A Richmonder could take his Collegiate School lessons to the Cabinet.

School Ties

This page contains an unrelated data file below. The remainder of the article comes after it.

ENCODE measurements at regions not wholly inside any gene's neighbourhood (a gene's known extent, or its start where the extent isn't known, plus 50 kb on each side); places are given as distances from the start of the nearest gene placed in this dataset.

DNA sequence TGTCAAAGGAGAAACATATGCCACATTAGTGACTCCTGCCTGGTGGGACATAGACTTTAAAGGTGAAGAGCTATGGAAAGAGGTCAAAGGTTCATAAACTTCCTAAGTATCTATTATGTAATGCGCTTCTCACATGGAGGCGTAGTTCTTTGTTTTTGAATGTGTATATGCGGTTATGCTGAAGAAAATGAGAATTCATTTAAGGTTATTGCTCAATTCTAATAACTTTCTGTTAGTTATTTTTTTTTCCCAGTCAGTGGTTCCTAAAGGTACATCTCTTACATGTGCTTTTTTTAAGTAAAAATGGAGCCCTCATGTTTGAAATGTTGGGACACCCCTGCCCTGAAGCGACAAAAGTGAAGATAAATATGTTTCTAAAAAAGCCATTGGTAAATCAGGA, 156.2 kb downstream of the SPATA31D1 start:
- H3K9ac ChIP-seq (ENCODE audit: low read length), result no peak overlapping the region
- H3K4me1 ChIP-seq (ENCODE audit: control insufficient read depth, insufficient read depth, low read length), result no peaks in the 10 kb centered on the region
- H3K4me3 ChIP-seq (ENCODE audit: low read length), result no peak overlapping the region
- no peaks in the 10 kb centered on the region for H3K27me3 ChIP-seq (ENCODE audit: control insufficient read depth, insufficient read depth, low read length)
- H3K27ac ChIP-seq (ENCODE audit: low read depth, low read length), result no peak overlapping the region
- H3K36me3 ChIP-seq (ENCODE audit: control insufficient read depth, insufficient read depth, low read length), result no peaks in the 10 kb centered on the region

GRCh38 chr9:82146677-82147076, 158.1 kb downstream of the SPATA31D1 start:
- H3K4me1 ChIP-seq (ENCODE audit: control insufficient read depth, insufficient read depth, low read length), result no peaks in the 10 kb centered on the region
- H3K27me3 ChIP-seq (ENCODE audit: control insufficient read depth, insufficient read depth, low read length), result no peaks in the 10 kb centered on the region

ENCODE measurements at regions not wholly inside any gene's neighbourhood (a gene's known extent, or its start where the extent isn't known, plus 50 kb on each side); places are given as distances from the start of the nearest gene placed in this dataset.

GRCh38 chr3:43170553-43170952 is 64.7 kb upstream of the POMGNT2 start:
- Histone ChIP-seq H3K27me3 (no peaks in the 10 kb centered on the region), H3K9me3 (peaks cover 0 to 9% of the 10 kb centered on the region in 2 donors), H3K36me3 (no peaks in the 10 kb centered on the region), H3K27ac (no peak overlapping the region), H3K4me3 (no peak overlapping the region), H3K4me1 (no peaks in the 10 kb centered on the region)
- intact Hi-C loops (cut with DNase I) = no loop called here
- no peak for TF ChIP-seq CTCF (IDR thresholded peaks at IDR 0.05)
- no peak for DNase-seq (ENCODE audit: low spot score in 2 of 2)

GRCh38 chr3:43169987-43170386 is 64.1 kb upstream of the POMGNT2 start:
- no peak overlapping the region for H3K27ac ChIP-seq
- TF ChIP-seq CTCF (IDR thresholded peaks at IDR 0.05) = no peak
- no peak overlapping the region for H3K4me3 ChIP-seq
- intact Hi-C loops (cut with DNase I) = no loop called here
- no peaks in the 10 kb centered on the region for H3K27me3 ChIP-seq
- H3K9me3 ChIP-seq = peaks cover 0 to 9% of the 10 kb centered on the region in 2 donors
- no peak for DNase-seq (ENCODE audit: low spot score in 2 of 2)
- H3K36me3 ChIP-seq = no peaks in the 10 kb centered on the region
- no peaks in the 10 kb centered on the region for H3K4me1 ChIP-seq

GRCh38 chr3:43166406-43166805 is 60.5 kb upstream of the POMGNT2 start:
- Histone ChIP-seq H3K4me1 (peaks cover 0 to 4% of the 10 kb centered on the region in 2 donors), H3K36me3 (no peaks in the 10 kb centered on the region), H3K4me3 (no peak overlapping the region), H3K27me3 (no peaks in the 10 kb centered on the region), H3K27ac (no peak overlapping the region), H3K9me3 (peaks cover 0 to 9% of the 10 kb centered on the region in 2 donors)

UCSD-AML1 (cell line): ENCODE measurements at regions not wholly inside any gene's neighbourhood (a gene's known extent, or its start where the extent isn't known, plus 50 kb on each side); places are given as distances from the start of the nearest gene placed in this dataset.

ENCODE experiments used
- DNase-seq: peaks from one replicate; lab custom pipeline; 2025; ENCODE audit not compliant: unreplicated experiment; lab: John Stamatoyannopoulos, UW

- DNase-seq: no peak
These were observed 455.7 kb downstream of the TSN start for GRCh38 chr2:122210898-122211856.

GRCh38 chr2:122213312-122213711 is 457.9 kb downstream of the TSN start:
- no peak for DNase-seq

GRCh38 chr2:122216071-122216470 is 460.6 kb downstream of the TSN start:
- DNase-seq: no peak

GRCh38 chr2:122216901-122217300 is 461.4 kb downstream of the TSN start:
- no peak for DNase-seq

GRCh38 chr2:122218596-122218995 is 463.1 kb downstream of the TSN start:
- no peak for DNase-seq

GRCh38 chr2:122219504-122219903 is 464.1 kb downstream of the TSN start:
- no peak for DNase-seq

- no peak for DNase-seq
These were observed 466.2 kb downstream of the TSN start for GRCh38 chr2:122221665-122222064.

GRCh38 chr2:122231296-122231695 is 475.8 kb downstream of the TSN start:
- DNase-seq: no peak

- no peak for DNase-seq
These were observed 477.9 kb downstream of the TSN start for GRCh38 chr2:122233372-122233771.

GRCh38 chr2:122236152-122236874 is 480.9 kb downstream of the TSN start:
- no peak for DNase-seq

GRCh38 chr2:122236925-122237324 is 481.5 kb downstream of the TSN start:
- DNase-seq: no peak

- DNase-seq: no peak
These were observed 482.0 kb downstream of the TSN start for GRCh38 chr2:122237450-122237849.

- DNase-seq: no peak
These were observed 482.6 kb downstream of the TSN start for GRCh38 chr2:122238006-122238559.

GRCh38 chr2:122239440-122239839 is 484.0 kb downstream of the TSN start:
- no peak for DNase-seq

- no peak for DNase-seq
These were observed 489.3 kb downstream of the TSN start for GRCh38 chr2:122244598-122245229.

With the rallying cry of “Leadership now!” – a campaign slogan he chuckles about today – Eugene W. Hickok Jr. won his bid to become president of the junior class at the Collegiate School in 1966. Thirty-four years since that political victory, Hickok could be poised to manage something a little weightier than throwing a prom for the senior class. There’s a chance he may be called to oversee the reform of America’s education system. Supporters say that Hickok, who as Pennsylvania’s secretary of education now runs 3,200 schools, is one of the most take-charge education secretaries in the country. He’s expected to be on the short list for U.S. secretary of education in a George W. Bush Cabinet. But Hickok, 50, would rather not focus on all that. There is work to do. He sits, legs crossed, his right foot jerking up and down, near the end of a two-hour interview in his office in the state capital. That foot shakes almost uncontrollably, pulsing high-voltage energy, betraying a bit of impatience, too. Hickok – schooled in Virginia from kindergarten in Virginia Beach to graduate school at the University of Virginia — has oozed energy in his five years as Pennsylvania’s secretary of education. Like most states, Pennsylvania has ramped up its curriculum and added tests to gauge the success of education reforms. But, unlike Virginia officials’ single-minded focus on the Standards of Learning, Hickok has pushed through an array of controversial initiatives: authority for the state to take over low-performing districts; random testing of teachers; a required average of at least B- for education majors. “I’m very impressed and admiring of what he and [Gov.] Tom Ridge have done,” says Chester E. Finn Jr., a Reagan-era assistant secretary of education and now senior fellow at the Manhattan Institute, a New York think tank. “They’re not just show horses who announce a reform idea and skate onto something else. They seem to stick to it.” But Hickok is impatient, too. Impatient with mushy education-speak – “I stay away from words such as rubric or curriculum framework” – which blocks public understanding of education. He is impatient with the status quo, particularly teachers unions, which he says thwarted his plan for state vouchers. “I think it’s essential to get away from the notion that public education is the province of the education establishment,” he says. “We need to be willing to put all the options out there.” Unions also have sued in Pennsylvania to block approved programs, including a takeover plan and an “alternative certification” program to attract new teachers. If Hickok has taken on a much more ambitious agenda than Virginia’s leaders, he also has taken a far less-inviting stance to education groups, who feel shut out of most major decisions. “A lot of people … are beginning to feel that the administration would like to marginalize them,” says John W. Butzow, the education dean at Indiana University of Pennsylvania. “I don’t see him as an advocate; I see him more as an adversary of public education.” No apologies from Hickok. “If your goal is to get all the stakeholders to the table to agree on something, the chance of change is very slim,” he says. “Leadership charts a vision and brings people to it.” The son of a construction supervisor, Hickok bounced from state to state, landing in Virginia Beach, where he attended kindergarten. The next year, his family moved to Henrico County. He attended Tuckahoe Elementary School before Maybeury was built. Then he entered Tuckahoe Junior High School before transferring to the Collegiate School in the seventh grade. “All my memories began at Collegiate,” Hickok says. Aside from his student government experience, there was Katharine Pauley, whom he met in the spring of his senior year. Today, Katharine is his wife. There are other local ties that keep Hickok’s eyes on Richmond. His in-laws live here, including Stan Pauley, president of the Carpenter Co. And Hickok’s daughter, also named Katharine, is a senior at the University of Richmond. As for his own college days, Hickok stayed in Virginia. His bachelor’s degree in government is from Hampden-Sydney College, where he says he had “great teachers who made it difficult to be comfortable.” He got his master’s degree in public administration and a doctorate in government from U.Va. Hickok’s first job was as financial aid director at Hampden-Sydney. He spent a year as special assistant in the U.S. Department of Justice, helping win the Senate confirmation of Supreme Court Chief Justice William Rehnquist. In 1980, he joined Dickinson College as a political science professor, trying to make his students “uncomfortable in a positive sense.” In 1995, he was named Pennsylvania’s secretary of education. Change has been dramatic, Finn says, because of Hickok’s status as an outsider. “In the K-to-12 world,” Finn says, “he came in from deep center field, from higher ed, without having bought into the assumptions and cynicism that people … in the K-through-12 system end up embracing.” Hickok also has been an outsider among other states’ education leaders. He is chairman of the Education Leaders Council, a breakaway coalition of about 10 state secretaries that pushes for more local oversight of federal education dollars and more options for parents. Virginia’s secretary of education, Wilbert Bryant, is a member. He calls Hickok an “outstanding leader,” and praises his campaign for less federal control. But in style and philosophy, they differ. Hickok eagerly speaks before congressional panels and education conferences. This year, he spoke about education for the Bush campaign at stops in Wisconsin and Pennsylvania. Bryant is lower-key, formal, reluctant to get close to controversy. Bryant is uncomfortable even talking about vouchers: “We have not spent any time discussing vouchers. … We have put our major concentration on fully implementing the Standards of Learning.” And Bryant sees inclusiveness as vital. Shortly after taking office, Bryant says he met with the president of the Virginia Education Association “to let her know I wanted to work with them . . . .If we don’t get buy-in from the education organizations and the community at large, all we do at the state level is for naught.” Hickok’s office, advertising his penchant for plain-speak, features a “jargon jar.” Staffers pay $ 1 if they slip into educationese. Hickok refuses to use “classroom module” for ‘desk.” And he won’t touch “MAWA” – a “mutually agreed-upon written arrangement” between two agencies. Next year, he expects to release a “knock-your-socks-off” audit that he promises will have straight answers to questions about school funding and student achievement. His prediction: Some schools will show “really outstanding performance for little money,” and others will have “lousy performance with lots of money.” “You need to be willing to ask very tough questions and deal with the answers,” says Hickok. — Assistant Editor Jason Roop contributed to this story.